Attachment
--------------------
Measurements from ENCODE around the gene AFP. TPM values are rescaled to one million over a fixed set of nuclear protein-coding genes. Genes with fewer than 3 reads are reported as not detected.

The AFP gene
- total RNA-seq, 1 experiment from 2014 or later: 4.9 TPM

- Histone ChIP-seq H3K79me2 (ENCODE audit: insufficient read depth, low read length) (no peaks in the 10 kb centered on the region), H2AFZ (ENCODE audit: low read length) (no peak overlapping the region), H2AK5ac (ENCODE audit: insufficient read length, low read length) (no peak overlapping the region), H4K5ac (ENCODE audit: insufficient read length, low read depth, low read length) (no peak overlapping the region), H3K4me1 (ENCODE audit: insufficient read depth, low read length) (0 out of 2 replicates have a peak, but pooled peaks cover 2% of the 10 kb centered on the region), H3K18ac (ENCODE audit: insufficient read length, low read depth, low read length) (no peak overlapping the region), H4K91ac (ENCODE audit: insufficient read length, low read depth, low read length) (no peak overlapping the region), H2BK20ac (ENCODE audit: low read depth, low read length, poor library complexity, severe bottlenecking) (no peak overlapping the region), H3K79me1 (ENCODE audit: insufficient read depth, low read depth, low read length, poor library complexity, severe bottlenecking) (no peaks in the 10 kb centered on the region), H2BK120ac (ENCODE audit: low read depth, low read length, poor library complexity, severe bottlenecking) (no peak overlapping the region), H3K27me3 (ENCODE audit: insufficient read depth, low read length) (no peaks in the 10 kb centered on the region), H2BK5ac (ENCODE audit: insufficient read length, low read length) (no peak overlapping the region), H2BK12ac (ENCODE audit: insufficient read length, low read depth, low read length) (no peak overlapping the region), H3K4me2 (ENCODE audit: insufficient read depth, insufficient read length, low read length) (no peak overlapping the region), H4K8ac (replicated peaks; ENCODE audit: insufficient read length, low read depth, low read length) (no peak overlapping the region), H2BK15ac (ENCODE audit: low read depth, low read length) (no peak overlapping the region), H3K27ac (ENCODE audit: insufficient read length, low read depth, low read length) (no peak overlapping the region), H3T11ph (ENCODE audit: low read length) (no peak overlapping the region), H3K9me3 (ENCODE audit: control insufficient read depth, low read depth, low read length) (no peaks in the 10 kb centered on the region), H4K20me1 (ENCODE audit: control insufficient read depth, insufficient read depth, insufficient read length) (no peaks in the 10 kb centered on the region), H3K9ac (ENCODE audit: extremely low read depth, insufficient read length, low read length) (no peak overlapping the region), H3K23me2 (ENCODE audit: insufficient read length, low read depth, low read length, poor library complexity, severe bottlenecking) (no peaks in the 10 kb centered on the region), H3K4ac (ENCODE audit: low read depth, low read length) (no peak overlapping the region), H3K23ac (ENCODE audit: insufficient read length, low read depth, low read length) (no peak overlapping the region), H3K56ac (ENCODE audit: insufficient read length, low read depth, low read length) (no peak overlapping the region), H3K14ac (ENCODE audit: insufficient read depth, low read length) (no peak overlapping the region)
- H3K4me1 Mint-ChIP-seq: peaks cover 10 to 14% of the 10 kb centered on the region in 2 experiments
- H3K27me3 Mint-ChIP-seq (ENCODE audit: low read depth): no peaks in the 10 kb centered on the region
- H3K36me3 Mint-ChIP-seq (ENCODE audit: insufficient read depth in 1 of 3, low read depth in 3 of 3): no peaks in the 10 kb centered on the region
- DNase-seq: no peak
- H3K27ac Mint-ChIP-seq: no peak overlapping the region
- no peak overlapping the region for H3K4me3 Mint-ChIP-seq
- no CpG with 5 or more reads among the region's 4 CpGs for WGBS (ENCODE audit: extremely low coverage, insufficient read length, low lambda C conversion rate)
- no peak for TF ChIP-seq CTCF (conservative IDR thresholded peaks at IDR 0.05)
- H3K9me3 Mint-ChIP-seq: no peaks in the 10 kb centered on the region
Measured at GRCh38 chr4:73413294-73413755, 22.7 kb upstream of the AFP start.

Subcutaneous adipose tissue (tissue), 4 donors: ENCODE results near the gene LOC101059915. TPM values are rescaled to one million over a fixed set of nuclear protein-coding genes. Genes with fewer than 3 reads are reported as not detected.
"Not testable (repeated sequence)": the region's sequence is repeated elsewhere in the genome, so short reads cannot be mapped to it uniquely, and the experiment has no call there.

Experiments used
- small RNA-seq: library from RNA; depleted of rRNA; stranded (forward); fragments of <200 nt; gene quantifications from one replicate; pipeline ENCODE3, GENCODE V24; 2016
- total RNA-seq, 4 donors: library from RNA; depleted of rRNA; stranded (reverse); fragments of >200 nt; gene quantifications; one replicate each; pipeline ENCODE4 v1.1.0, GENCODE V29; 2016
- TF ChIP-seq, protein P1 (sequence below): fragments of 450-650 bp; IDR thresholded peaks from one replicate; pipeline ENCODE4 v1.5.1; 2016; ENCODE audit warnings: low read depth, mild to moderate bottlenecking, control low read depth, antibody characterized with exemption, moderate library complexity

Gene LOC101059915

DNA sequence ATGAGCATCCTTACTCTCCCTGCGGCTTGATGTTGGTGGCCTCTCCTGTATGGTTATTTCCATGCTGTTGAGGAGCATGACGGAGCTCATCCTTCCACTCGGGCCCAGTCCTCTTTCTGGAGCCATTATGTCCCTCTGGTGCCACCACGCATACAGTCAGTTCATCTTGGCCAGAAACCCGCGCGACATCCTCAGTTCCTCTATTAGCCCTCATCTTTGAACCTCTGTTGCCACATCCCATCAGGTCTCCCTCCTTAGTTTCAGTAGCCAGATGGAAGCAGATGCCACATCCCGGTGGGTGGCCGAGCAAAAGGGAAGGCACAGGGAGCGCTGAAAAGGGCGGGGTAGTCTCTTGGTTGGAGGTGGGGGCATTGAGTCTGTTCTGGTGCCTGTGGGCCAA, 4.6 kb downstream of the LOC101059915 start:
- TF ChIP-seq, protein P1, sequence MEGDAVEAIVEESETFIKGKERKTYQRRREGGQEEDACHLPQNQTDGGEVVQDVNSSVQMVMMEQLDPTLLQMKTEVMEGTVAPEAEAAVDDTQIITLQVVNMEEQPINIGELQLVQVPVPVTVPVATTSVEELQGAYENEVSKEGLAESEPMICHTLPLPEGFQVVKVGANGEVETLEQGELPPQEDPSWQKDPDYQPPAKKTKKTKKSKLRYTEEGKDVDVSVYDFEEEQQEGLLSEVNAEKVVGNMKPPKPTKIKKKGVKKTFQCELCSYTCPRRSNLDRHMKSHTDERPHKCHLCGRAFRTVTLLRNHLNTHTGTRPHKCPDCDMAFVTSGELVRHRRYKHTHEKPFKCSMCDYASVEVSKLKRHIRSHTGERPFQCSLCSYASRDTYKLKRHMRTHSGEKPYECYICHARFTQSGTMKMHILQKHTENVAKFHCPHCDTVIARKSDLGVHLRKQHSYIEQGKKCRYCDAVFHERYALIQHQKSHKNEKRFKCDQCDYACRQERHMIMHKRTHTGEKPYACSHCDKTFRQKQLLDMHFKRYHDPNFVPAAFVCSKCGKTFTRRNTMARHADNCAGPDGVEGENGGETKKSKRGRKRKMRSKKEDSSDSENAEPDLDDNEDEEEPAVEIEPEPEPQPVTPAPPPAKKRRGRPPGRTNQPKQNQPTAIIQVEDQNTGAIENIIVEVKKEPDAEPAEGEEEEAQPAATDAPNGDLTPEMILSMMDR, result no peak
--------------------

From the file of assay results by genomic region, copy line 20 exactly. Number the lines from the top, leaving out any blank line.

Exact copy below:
- TF ChIP-seq, protein P1 (sequence below): fragments of 450-650 bp; IDR thresholded peaks from one replicate; pipeline ENCODE4 v1.5.1; 2016; ENCODE audit warnings: low read depth, mild to moderate bottlenecking, control low read depth, antibody characterized with exemption, moderate library complexity